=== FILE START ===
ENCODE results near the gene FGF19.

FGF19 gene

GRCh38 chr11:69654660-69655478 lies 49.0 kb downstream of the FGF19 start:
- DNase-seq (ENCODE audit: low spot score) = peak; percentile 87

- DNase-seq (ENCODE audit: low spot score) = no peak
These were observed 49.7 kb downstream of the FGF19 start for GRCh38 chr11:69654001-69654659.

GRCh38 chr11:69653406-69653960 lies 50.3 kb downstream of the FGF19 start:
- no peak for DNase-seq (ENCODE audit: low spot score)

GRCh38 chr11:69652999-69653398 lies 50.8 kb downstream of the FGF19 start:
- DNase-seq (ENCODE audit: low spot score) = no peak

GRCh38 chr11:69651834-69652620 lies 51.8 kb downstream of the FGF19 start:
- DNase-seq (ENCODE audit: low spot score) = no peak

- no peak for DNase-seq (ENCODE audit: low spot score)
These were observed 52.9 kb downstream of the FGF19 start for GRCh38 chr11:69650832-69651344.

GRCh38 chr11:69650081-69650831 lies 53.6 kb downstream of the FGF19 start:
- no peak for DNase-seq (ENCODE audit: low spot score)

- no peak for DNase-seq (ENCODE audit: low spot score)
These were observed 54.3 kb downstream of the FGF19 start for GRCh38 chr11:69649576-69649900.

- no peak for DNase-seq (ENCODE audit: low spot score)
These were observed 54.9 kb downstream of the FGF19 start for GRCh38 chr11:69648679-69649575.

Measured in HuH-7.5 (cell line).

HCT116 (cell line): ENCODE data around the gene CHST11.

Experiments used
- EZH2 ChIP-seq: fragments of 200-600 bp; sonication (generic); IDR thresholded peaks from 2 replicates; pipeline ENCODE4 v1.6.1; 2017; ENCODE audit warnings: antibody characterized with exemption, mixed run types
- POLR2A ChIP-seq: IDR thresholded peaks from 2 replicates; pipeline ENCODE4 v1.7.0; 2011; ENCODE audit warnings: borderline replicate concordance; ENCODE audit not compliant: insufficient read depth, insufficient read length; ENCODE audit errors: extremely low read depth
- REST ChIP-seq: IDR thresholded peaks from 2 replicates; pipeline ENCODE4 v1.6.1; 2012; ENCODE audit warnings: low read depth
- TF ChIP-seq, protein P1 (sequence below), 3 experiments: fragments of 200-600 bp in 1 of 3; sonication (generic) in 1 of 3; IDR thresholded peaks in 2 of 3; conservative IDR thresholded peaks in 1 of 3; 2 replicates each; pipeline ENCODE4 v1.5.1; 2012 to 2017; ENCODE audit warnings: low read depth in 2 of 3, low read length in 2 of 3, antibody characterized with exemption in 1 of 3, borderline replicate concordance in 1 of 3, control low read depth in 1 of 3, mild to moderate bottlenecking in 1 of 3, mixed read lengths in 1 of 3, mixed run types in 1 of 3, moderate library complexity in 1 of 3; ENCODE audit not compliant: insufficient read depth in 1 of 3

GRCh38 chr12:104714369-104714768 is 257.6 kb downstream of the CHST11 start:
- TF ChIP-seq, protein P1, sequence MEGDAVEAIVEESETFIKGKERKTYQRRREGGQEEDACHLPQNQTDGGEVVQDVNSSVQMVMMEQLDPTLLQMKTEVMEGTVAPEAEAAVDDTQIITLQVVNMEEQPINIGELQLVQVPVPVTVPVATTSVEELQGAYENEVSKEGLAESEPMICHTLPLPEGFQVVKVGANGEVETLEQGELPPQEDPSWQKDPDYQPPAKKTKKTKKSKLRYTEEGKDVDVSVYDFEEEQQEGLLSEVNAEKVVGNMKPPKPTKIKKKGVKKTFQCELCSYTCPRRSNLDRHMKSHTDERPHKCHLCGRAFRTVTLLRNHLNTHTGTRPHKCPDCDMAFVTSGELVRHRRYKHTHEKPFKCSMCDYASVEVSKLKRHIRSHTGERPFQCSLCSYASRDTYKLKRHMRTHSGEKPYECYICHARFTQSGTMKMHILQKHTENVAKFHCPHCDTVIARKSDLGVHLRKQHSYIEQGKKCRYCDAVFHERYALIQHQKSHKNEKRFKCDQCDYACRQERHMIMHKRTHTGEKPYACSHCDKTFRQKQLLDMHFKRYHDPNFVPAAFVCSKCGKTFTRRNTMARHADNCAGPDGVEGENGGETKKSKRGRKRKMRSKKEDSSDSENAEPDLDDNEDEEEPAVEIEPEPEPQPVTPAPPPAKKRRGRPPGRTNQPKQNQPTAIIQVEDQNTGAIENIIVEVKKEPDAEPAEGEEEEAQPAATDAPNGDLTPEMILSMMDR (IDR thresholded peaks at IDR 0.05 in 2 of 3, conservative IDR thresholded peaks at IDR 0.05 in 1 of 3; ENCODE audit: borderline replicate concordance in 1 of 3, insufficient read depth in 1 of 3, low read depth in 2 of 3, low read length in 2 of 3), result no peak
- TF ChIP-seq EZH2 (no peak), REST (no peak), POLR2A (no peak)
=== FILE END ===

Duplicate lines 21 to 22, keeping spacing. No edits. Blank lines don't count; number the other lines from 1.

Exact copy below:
Measured in HuH-7.5 (cell line).

HCT116 (cell line): ENCODE data around the gene CHST11.